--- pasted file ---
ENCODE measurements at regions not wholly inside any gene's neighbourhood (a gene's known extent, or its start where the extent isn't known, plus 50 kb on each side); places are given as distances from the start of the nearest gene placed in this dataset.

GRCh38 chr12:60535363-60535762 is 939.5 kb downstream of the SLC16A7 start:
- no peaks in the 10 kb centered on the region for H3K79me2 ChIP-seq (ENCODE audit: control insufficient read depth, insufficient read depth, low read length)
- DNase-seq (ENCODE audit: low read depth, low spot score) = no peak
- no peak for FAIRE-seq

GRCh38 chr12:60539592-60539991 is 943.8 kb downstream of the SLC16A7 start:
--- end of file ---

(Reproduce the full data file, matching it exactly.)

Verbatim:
ENCODE measurements at regions not wholly inside any gene's neighbourhood (a gene's known extent, or its start where the extent isn't known, plus 50 kb on each side); places are given as distances from the start of the nearest gene placed in this dataset.

GRCh38 chr12:60535363-60535762 is 939.5 kb downstream of the SLC16A7 start:
- no peaks in the 10 kb centered on the region for H3K79me2 ChIP-seq (ENCODE audit: control insufficient read depth, insufficient read depth, low read length)
- DNase-seq (ENCODE audit: low read depth, low spot score) = no peak
- no peak for FAIRE-seq

GRCh38 chr12:60539592-60539991 is 943.8 kb downstream of the SLC16A7 start: